Frederic Esmonin Clos Vougeot 2002
Critical AcclaimAll Vintages
Domaine Frédéric Esmonin, from Burgundy's Gevrey-Chambertain appellation, is a true family collaboration that consists of Frederic, his father, André, and his mother, Michele. They have been farming their 10-acres of family vineyards for generations and selling their fruit to the likes of Drouhin, Jadot, and Leroy. In 1988 they began to commercialize their own labels today they are producing consistently high-quality, beautiful wines that represent a great value considering their pedigree.
Access to some of the best vineyard plots in the region is Esmonin’s greatest fortunes. Today they have Grand Cru parcels and Premier Cru parcel in some of the regions top vineyard sites. And since the best Burgundy wines start with the best grapes, Esmonin uses their decades of farming experience to optimize these plots. But farming is only part of what they do well. Esmonin also employs winemaking techniques that are gentle to the grapes and produce the finest possible quality level. Using a new bladder-press, Esmonin has excellent control over the amount of pressure exerted on the grapes, which are picked only when they have reached ideal ripeness. After a short cold maceration gives the wines an extra dimension of fruit, they are aged in carefully selected French oak barrels of Allier and Nevers forest wood made by Radoux and Berthomieu, two of the very best coopers. Wines are aged in barrels of varying age and toast and then blended in order to achieve optimum balance and complexity. The Domaine ages its wines in wooden casks for between 14 to 17 months. Typically, the grand cru and Lavaut Saint-Jacques Premier Cru wines see 80 percent new oak, whereas the village-level wines are aged in 20 percent new oak.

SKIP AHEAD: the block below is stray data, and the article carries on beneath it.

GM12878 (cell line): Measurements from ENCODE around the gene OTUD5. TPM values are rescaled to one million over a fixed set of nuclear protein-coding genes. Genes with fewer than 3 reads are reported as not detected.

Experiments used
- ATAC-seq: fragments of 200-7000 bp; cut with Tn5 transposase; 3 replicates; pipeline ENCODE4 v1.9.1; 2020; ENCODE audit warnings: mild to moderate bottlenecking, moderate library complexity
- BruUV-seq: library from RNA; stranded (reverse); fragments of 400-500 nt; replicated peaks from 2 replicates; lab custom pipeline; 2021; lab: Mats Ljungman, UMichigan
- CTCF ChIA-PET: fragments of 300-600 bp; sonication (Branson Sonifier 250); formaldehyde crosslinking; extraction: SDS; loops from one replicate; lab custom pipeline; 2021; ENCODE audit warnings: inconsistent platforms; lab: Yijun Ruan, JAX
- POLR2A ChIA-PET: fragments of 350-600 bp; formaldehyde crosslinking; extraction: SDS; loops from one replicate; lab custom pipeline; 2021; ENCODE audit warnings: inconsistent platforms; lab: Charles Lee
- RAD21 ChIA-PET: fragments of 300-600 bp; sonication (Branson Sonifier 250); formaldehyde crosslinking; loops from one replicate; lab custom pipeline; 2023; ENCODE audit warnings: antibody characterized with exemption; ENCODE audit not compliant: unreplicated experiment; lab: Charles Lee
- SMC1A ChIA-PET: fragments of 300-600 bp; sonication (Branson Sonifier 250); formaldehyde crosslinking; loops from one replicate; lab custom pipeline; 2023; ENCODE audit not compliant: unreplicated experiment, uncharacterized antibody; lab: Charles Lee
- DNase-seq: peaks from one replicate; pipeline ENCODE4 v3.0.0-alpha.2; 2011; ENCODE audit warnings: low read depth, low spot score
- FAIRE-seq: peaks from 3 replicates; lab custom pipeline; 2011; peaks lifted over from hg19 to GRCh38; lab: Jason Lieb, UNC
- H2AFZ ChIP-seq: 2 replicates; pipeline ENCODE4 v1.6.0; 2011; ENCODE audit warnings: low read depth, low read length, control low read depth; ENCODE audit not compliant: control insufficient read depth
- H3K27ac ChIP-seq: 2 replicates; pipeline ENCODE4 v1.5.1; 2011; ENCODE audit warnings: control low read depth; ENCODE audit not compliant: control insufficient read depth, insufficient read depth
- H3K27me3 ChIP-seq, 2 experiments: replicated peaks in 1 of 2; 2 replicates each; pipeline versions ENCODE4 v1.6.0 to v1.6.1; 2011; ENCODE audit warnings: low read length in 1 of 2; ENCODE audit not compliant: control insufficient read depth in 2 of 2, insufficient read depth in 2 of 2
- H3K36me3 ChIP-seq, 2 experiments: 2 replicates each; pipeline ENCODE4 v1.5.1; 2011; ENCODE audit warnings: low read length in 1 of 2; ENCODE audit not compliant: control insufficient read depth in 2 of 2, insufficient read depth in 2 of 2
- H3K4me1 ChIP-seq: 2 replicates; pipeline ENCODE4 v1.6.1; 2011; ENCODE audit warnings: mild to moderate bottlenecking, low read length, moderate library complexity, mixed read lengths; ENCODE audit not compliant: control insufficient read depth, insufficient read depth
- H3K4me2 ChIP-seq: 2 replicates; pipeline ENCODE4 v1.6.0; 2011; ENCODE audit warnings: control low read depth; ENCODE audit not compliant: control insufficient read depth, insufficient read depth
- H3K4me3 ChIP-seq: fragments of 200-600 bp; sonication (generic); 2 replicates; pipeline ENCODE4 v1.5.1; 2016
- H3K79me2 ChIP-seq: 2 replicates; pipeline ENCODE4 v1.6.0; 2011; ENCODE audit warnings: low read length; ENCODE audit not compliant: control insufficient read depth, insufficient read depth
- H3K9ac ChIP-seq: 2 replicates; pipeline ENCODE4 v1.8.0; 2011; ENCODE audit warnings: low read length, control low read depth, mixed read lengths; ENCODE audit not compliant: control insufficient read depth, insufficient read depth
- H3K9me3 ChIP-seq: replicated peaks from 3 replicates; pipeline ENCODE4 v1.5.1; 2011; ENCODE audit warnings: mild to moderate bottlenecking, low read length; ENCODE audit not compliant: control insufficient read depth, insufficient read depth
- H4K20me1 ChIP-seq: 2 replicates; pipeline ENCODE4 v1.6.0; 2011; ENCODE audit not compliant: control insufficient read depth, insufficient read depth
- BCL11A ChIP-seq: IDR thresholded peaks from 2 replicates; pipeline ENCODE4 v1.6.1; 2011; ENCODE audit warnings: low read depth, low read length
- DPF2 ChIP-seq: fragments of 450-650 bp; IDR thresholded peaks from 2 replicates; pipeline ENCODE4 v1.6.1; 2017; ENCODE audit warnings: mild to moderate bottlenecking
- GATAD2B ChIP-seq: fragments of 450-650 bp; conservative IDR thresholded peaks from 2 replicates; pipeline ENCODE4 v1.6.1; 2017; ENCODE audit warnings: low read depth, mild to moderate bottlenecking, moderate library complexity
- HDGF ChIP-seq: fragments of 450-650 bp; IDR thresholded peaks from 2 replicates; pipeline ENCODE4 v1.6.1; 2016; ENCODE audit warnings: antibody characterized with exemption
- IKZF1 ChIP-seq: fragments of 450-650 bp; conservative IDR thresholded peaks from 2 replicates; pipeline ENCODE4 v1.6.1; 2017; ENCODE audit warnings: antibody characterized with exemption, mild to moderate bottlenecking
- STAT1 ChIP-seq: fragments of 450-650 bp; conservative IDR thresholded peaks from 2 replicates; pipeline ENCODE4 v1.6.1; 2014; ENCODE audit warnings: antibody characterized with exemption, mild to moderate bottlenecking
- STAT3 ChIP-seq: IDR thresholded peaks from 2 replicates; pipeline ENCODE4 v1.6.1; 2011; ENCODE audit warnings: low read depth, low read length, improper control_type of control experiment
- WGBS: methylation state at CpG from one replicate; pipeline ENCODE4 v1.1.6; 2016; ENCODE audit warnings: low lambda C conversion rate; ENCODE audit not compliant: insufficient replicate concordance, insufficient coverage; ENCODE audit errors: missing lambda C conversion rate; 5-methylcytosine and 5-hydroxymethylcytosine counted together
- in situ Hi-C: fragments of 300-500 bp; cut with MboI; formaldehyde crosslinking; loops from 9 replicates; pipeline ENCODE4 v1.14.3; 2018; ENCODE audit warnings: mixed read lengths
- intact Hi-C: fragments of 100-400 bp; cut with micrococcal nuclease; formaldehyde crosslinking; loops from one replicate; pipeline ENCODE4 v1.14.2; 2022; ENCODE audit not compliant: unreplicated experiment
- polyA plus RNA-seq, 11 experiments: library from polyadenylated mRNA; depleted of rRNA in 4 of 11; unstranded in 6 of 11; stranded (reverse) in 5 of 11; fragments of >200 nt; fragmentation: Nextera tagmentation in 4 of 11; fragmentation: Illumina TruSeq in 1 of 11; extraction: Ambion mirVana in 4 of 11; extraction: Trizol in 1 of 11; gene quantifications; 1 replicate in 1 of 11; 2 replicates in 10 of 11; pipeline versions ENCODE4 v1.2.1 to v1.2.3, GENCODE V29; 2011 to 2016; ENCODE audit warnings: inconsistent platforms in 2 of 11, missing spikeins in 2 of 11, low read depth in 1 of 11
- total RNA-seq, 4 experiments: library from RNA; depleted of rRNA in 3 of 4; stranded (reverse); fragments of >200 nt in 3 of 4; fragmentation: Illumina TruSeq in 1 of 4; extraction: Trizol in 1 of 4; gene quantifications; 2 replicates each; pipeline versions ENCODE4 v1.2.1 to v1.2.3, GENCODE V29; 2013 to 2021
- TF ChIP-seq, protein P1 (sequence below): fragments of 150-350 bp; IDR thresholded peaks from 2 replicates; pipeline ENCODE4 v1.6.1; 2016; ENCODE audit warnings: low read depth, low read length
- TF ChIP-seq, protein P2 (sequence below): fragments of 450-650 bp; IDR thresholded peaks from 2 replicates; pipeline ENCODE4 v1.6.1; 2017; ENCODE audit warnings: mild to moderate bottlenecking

Containing the largest Grand Cru in all of the Côte d’Or, Vougeot, the village, takes its name from the small stream flowing through it, called Vouge. Over three quarters of the village retains Grand Cru status, and a single vineyard at that: Clos de Vougeot (or simply, Clos Vougeot). Its mass—over 50 ha—retains the single name chiefly for historic reasons.
But today, Clos de Vougeot contains over 80 owners and shows significant soil and slope variations within its boundaries. The top, bordering Musigny and Grands Echezeaux, is calcareous and gravelly on oolitic limestone and exhibits wonderful drainage. The middle sections are limestone, gravel and clay with less of a slope. The lower part has little slant and is mostly made of clay. Historically the diverse parcels were blended but today the abundance of owners means that everyone has his own style. Exploring and understanding them is part of the allure of Clos de Vougeot.
In general a fine Clos de Vougeot when young will be dense and dark but juicy, with a pronounced austerity, and needs a good ten years to bring it to its full potential.
Thin-skinned, finicky and temperamental, Pinot Noir is also one of the most rewarding grapes to grow and remains a labor of love for some of the greatest vignerons in Burgundy. Fairly adaptable but highly reflective of the environment in which it is grown, Pinot Noir prefers a cool climate and requires low yields to achieve high quality. Outside of France, outstanding examples come from in Oregon, California and throughout specific locations in wine-producing world. Somm Secret—André Tchelistcheff, California’s most influential post-Prohibition winemaker decidedly stayed away from the grape, claiming “God made Cabernet. The Devil made Pinot Noir.”